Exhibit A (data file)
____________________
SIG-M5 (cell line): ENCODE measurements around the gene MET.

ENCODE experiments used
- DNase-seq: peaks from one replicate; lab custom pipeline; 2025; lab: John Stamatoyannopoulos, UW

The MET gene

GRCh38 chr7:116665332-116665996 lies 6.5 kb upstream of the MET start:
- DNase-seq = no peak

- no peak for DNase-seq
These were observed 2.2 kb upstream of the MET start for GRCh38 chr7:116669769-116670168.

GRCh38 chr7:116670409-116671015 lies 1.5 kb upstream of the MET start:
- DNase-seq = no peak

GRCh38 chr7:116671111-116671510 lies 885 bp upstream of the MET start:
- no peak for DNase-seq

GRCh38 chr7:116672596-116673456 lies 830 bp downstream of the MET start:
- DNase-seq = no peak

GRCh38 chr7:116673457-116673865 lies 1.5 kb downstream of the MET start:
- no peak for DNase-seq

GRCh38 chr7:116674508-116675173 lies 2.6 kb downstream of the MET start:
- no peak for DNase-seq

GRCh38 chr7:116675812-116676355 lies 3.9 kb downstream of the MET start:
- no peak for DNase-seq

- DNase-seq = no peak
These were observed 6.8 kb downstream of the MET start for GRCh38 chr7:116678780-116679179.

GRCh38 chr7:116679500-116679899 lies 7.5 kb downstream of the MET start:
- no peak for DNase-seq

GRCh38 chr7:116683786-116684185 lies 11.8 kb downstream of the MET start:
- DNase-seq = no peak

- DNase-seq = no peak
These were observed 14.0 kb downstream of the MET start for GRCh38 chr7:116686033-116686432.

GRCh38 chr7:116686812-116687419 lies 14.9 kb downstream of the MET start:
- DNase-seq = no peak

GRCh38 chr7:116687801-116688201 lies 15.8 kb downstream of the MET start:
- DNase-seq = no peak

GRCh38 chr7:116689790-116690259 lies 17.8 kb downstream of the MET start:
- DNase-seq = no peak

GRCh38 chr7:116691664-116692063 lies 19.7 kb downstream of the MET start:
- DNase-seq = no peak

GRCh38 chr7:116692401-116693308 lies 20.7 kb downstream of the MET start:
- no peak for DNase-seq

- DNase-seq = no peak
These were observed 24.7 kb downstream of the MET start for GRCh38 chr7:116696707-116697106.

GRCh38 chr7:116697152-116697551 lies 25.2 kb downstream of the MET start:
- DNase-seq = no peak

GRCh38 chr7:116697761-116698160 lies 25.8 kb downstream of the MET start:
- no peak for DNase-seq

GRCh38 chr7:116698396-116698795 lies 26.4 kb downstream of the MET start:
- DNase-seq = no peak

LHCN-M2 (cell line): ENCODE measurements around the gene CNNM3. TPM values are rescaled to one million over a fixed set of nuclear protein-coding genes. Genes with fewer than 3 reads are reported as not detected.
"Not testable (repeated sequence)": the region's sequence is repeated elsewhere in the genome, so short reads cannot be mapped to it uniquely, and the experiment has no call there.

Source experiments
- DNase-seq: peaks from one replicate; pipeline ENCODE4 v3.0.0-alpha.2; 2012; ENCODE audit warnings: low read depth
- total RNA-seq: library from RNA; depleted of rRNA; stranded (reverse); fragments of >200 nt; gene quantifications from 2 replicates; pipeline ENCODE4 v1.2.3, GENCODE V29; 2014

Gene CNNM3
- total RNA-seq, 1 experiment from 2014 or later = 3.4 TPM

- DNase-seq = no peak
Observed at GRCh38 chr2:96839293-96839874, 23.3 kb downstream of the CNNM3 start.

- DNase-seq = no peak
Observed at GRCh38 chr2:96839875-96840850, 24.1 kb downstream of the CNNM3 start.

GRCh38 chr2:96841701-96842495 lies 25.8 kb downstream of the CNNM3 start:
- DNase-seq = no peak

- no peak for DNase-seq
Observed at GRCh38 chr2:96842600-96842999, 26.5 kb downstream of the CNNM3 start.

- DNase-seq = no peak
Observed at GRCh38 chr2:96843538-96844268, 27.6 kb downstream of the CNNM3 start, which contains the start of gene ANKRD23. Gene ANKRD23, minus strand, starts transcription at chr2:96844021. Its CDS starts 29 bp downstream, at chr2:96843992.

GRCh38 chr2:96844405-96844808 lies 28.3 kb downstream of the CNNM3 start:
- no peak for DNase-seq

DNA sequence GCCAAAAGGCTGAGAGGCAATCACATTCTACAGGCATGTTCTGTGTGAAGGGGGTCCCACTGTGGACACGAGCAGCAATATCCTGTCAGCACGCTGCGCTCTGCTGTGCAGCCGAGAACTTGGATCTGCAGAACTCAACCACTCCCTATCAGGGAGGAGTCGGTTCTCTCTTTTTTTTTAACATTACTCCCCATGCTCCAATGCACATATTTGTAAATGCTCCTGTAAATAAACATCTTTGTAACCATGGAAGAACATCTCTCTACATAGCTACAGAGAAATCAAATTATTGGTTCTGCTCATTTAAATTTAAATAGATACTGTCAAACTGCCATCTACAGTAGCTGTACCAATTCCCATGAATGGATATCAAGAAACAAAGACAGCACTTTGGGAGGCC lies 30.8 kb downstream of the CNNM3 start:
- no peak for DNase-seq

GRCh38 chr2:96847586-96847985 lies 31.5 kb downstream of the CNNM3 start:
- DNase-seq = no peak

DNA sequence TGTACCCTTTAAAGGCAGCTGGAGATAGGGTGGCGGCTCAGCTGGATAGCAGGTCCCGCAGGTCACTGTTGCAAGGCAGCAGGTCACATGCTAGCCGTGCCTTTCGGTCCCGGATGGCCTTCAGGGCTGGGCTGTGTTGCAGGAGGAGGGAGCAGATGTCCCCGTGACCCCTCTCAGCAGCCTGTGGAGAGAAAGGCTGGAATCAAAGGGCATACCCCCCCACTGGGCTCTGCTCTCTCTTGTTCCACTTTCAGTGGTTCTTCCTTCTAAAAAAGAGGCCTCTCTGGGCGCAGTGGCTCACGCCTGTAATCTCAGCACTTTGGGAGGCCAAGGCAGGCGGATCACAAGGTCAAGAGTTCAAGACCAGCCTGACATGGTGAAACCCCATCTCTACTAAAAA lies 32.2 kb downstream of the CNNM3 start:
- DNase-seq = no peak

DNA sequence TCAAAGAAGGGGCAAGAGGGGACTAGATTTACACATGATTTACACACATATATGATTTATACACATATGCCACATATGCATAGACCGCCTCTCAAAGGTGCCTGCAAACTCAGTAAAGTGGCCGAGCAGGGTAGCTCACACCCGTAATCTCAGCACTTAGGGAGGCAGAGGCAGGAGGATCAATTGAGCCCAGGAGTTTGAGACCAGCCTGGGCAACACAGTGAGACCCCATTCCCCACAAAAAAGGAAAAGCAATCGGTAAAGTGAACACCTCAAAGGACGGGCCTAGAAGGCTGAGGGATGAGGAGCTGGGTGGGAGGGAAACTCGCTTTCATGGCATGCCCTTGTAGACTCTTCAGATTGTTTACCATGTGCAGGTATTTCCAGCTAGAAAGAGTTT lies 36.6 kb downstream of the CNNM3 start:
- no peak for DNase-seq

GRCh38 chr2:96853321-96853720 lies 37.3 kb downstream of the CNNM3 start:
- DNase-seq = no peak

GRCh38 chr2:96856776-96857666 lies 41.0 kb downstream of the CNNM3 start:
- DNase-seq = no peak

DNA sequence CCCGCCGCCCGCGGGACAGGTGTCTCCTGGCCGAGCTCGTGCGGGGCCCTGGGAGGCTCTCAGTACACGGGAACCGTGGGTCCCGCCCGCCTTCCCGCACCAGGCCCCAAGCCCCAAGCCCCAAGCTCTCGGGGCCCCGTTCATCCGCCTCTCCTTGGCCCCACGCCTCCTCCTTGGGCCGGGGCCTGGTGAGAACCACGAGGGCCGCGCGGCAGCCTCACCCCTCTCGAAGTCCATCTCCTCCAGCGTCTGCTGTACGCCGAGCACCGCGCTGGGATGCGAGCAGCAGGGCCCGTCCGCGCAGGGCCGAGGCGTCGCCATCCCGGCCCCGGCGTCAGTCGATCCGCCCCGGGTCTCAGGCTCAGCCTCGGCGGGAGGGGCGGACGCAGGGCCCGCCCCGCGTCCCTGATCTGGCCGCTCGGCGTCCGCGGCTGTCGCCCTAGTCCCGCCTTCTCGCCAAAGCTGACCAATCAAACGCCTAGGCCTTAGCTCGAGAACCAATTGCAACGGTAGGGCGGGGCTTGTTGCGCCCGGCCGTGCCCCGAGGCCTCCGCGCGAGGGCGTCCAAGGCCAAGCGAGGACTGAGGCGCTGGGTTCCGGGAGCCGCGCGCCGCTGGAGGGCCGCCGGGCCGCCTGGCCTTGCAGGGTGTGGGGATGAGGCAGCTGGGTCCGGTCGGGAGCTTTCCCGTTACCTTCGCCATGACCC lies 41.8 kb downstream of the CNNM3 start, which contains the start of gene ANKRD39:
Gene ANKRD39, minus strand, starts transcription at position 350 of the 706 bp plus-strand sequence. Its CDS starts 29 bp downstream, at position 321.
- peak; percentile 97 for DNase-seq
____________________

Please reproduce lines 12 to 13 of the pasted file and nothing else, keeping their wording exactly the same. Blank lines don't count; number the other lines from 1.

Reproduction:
- no peak for DNase-seq

GRCh38 chr7:116672596-116673456 lies 830 bp downstream of the MET start: